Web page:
Acer Liquid Jade S Review: Semi-precious: Conclusion

By 09:59 Sun, 15 Aug 2021 Comments


Final words

With our tests completed, we're looking at a tale of missed opportunities. The Liquid Jade S with its fresh styling, sits comfortably in the hand and won't be a burden on your jeans pocket. Its performance is remarkable for the class, dual-SIM compatibility will be appreciated in developing markets, while the Asus software bundle offers some nifty perks.


Those nice things however fade when you see at the dim display, which gravitates towards the bottom of our brightness charts. Battery life is another major letdown, with less than five hours of utilize with the classy screen fired up.

And that's before we even start on the camera. You would think that a 13MP capturing camera in a smartphone in 2015 would be enough to put your dedicated digicam at home, but its performance doesn't really cash the checks written by the specs sheet.

Key test findings:

  • Solid build quality, fascinating design
  • Very compact, nicely thin; pleasant to handle, if a bit slippery; power button on top is not comfortable to reach
  • Display is very dim even at maximum brightness; colors, contrast and viewing angles are fine though
  • Battery life is barely tolerable with the classy screen on, struggling to reach 5 hours of uptime. Voice call and standby endurance are very good
  • Dual-SIM flexibility is welcome, but the lack of simple features like Universal Serial Bus (USB) OTG is hard to accept at this price and point in time.
  • Acer's hold on Android adds some fascinating functionality with float apps and customization options
  • Hardware delivers proper raw performance, but the phone heats up significantly in the process
  • Gallery app is straightforward; basic video player plays most formats, but doesn't support subtitles
  • Audio quality is mediocre with both headphones and an active external amplifier
  • Disappointing capturing camera output in both stills and video with low detail, plenty of noise and limited dynamic range; front shooter is only fine as a last resort
  • Proficient software package is on board, and Acer offers you a simple way of using your Personal Computer (PC) as cloud storage for your music and video viewing needs. It's a bit chaotic though, and who thought it was a fine concept to have two optimization apps?

Given the above list, one cannot in fine faith claim that the fine offsets the bad. The truth is that in this price range there's fierce competition, and such major shortcomings are hard to live with. You have the current crop of capable midrangers, but it gets even more complicated when you throw former generation flagships in the bunch, and the Acer stands pretty outnumbered.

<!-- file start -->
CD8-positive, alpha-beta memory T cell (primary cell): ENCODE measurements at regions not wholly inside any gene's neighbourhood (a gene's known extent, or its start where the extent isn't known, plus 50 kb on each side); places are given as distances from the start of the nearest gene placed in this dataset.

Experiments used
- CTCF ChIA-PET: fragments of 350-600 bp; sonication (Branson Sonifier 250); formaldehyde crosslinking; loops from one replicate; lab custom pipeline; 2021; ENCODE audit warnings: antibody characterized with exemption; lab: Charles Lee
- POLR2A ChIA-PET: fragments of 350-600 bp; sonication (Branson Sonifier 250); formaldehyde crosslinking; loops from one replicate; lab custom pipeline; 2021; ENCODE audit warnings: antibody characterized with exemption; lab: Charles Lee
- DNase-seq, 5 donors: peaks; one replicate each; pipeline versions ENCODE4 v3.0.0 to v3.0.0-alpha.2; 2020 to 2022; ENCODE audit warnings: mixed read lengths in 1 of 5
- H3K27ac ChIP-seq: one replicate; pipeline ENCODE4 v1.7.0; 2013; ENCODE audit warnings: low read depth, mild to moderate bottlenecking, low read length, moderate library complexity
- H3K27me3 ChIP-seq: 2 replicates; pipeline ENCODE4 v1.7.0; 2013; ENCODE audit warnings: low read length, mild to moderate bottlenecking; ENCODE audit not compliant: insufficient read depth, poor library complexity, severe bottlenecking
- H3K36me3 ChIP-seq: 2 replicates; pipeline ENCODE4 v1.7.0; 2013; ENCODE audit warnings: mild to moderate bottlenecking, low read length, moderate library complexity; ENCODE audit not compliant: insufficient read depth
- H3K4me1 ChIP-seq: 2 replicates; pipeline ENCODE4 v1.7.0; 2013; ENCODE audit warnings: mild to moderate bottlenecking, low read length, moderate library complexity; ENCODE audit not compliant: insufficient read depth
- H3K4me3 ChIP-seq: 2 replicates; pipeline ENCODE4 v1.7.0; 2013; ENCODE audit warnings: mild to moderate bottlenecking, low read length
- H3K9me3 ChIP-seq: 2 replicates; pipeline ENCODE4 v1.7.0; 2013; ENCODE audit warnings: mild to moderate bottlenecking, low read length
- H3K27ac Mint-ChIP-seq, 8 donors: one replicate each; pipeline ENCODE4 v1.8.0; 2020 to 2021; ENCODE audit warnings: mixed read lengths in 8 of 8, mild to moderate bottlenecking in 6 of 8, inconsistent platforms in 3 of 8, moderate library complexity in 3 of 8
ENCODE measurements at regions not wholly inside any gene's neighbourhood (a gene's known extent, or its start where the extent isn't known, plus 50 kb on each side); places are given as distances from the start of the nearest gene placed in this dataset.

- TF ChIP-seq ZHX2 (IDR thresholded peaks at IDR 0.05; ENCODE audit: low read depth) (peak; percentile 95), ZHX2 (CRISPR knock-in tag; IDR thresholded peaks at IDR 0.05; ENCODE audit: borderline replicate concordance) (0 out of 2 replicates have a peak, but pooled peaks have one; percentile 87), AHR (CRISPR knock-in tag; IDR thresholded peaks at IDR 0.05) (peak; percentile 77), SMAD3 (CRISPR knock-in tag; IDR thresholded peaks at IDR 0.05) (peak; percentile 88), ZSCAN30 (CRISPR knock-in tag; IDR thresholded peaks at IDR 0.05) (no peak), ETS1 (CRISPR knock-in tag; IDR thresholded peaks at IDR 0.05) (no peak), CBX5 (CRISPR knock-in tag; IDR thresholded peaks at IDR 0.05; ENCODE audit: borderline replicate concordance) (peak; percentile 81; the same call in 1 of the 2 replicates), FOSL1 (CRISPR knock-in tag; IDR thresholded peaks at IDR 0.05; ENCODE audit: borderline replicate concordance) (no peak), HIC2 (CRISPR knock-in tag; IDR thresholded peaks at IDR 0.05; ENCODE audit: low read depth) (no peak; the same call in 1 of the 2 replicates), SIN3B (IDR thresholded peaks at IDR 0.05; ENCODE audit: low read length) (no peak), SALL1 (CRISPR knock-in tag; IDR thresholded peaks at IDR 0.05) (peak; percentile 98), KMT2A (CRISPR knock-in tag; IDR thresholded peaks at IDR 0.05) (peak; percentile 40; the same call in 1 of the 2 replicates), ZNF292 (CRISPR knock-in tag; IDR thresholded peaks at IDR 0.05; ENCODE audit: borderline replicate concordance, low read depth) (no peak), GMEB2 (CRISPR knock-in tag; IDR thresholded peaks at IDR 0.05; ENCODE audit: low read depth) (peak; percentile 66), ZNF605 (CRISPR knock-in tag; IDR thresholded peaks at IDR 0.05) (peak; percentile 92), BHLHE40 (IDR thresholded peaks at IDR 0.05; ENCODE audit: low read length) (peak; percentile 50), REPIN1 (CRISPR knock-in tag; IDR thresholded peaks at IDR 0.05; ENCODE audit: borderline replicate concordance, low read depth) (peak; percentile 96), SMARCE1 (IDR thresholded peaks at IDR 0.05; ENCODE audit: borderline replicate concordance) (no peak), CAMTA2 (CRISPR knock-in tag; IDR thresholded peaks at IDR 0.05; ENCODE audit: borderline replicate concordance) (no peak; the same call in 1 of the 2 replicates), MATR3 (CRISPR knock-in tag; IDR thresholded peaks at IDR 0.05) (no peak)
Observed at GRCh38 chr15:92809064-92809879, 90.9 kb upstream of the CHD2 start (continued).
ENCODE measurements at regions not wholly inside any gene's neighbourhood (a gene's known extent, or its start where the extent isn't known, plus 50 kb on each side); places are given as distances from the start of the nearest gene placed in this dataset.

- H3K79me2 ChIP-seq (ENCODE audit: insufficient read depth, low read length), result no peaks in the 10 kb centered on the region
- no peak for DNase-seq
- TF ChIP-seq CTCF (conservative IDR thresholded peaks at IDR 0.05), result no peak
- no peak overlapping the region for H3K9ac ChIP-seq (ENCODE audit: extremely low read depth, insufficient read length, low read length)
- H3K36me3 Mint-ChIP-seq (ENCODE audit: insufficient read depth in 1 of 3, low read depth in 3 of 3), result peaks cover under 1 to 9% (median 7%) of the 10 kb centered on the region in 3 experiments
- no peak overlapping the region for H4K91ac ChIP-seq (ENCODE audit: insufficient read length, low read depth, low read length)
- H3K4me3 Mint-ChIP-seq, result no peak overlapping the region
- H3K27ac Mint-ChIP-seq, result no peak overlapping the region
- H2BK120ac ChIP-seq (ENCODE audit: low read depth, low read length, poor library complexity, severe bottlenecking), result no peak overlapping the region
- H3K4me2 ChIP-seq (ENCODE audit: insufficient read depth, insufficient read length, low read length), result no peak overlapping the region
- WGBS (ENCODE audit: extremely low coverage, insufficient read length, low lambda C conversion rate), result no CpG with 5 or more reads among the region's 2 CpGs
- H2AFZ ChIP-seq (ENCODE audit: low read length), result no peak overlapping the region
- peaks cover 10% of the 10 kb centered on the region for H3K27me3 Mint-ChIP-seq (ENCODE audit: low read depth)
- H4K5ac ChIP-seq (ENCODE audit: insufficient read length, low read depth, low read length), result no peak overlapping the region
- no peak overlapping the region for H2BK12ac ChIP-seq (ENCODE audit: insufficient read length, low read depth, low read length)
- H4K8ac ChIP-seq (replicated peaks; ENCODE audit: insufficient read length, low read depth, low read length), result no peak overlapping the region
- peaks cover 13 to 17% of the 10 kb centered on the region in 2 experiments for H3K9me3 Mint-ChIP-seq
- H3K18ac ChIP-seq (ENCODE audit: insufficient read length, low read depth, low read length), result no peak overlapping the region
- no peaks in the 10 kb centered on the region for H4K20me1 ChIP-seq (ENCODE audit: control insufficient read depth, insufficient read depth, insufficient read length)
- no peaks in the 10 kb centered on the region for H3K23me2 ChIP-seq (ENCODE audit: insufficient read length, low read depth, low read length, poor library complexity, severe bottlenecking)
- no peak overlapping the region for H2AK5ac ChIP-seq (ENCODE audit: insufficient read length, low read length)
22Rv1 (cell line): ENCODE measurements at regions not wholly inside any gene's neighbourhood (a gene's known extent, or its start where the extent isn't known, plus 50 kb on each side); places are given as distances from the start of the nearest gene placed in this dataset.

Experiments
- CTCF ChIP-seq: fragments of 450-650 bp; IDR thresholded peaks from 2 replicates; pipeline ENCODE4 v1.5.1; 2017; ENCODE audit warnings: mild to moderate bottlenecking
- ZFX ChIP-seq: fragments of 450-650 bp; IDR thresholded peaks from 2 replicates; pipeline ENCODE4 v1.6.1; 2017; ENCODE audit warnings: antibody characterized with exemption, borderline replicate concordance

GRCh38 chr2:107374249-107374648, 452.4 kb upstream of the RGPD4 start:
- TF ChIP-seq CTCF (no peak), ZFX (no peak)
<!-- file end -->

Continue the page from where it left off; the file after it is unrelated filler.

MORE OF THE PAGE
We'll go ahead and kick off the comparison with the Honor 6, reviewed recently. The Huawei offering comes with a FullHD classy screen over the Acer's 720p, huge 3,100mAh battery that delivers 13 hours of screen-on time and manages to do it in a more compact body. It also packs a gig more of RAM, but doesn't have a second SIM slot.



Huawei Honor 6

The Lenovo Vibe X2 is another FullHD five-incher and it comes with twice the storage at 32GB. It doesn't have a microSD slot, but does come in a dual-SIM flavor. The Vibe X2's battery life isn't a chart-topper either, but still holds up much better to web browsing. Camera output is superior as well. It's not lacking in flair either, rocking a unique layered design.



Lenovo Vibe X2

Sony has a compelling midrange offer in the face of the M4 Aqua. It's assumed to cost about the same when it launches in June, and comes with the snappy Snapdragon 615 and the same 2GB of RAM. The 5-inch classy screen is 720p too, storage can be expanded, but there's no dual-SIM capability. However, the M4 Aqua's headline feature is the IP68 certification for protection against the elements, hard to find in the market segment.



Sony Xperia M4 Aqua

Moving on to past flagships, the LG G2 quickly comes to mind. It's dirt cheap for what it offers, which is a 5.2-inch FullHD classy screen in a smaller footprint, powerful Snapdragon 800 chipset and 2GB of RAM. Battery life is impressive as well, and so is the optically stabilized 13MP camera. You need to foracquire about a second SIM or microSD, though.



LG G2

Now two generations old, the Samsung Galaxy S4 is still available and is priced in the same ballpark as the Liquid Jade S. It sports a somewhat dated Snapdragon 600 chipset, but on some markets you could find a Black edition with an S800. You acquire FullHD resolution, superior imaging and battery life, and Samsung's feature-packed TouchWiz, which is either a pro or a con, depending on where you stand.



Samsung I9500 Galaxy S4

We'll wrap up the way we started - finding a spot in the crowded midrange is no walk in the park, and the Acer Liquid Jade S couldn't quite convince us that it has what it takes. It started off great, impressing us with its design, UI and performance, but the phone gets three strikes in very vital areas - display, battery, and camera. Unless there's a price slit in its near future, we don't think it can acquire away with that.


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